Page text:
b. Skudvil, Lithuania, 1922
It happened in the middle of the night. It was not a knock at the door, it was a bang at the door. Two Lithuanians with rifles burst in. They went from room to room and pulled everybody from their beds. We want all men, get dressed. They shouted, “Skubek!” which means fast. They took me and my cousin with whom I was staying after fleeing from my own home.
My cousin's mother wanted to give us food. “They won't need any more food, ” the Lithuanians yelled. Why shouldn't we need food? What if we get hungry? I was puzzled.
We were on the street. It was dark. Lithuanian police, serving the German occupation forces, were chasing Jewish men from their homes. There was a pogrom atmosphere in the street.
A woman begged for her husband. She wanted to go with him. “Right now we want only men. Your turn will come later.”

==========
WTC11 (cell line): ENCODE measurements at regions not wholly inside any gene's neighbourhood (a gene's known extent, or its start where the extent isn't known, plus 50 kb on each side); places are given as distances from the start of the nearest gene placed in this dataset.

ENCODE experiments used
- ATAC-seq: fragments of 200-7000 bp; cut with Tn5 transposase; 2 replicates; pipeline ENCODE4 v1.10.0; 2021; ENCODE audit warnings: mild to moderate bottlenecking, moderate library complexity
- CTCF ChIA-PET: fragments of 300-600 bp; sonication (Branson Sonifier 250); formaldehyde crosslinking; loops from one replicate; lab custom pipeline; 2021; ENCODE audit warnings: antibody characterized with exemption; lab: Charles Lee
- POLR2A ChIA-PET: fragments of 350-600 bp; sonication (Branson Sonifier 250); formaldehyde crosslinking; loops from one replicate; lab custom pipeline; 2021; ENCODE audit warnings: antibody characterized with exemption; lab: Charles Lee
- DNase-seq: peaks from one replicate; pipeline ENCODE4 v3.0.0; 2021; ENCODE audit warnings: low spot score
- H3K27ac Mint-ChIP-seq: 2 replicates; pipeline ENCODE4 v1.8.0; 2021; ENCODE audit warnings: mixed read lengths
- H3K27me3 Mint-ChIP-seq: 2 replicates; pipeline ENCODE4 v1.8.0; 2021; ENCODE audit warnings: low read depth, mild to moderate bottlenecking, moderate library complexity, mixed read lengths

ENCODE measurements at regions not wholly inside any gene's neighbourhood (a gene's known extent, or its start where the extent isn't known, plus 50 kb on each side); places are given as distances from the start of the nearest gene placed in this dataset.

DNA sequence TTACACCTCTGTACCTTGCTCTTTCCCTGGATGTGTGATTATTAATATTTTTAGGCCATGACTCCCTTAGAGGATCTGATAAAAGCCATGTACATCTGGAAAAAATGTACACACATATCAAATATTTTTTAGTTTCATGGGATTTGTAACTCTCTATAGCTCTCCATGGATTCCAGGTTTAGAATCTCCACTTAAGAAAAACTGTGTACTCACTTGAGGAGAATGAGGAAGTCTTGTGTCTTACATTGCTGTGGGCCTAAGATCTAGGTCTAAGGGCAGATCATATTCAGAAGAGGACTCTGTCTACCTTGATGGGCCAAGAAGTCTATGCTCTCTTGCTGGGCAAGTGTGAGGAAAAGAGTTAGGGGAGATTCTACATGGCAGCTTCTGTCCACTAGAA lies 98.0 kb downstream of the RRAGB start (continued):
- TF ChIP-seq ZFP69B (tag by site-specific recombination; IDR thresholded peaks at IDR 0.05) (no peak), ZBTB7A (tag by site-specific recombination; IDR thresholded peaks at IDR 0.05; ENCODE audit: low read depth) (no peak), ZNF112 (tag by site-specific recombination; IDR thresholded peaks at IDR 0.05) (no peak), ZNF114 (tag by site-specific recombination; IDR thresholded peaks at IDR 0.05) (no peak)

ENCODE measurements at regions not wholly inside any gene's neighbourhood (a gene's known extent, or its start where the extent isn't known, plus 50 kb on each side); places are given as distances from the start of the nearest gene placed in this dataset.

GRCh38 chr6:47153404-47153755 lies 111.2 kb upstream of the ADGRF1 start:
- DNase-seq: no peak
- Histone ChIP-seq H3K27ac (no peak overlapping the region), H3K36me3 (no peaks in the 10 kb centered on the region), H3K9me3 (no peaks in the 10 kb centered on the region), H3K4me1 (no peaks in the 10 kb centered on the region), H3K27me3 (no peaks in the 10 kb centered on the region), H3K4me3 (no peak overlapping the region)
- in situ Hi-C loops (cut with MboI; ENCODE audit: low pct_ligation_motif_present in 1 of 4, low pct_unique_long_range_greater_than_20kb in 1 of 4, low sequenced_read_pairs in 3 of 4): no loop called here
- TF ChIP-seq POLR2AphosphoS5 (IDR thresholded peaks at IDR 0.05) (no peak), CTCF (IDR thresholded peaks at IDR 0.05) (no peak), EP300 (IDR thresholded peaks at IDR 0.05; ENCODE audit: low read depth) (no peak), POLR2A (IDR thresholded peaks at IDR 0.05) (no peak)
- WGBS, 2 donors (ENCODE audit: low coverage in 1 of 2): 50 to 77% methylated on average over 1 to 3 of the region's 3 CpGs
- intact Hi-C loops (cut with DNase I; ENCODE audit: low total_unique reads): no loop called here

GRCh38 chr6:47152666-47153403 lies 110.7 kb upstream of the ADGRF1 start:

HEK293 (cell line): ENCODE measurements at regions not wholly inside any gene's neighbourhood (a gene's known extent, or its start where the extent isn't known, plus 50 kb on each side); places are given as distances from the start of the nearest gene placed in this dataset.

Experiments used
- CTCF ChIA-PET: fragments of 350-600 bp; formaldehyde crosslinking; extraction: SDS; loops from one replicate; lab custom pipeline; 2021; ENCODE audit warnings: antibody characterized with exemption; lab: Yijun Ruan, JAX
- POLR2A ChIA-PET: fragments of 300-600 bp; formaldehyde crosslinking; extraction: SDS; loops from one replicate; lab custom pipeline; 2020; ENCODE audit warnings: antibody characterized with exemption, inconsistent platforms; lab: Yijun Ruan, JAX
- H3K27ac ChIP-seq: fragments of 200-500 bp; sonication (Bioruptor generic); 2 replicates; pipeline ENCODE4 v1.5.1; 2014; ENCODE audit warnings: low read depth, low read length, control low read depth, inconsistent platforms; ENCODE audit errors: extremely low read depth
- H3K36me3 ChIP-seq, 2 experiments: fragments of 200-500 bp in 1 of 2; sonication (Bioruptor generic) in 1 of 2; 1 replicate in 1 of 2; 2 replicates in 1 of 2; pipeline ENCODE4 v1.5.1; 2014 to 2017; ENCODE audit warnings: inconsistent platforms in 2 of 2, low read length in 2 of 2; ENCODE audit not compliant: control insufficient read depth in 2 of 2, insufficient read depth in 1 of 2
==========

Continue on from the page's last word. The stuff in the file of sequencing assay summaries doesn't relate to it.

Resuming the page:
A woman begged for her young son. He is sick. “We'll cure his sickness in a minute.” How do you cure someone's sickness in a minute? I was puzzled.
We were brought to the market place. There were a lot of Jews sitting on the cobblestones with their hands up. Lithuanians with rifles were rushing back and forth, counting their prisoners. Vienas, du, trys, they counted in Lithuanian and took them away.
When a father was separated from his son, he begged that they should stay together. “Don't worry, you'll wind up in the same place.” And the Jewish father thanked God. They will wind up in the same place together after all.
And then my turn came. Many of us were marched off to Traku Street. There the gates of a big jail opened and we were marched inside the courtyard. After an orgy of beatings, we were ordered to give our name and occupation. Then they started counting again: vienas, du, trys, ten, fifty, seventy. We were taken to a cell in the jail. Seventy men were put in a cell of about twenty-five by twentyfive feet.
There were seven cots, or rather steel frames, with steel nets in the middle, on each side of the wall. A total of fourteen cots. They were attached to the wall by means of a hinge and could be put up against the wall. It was obvious that seventy men cannot sleep on fourteen cots. So the cots were up against the wall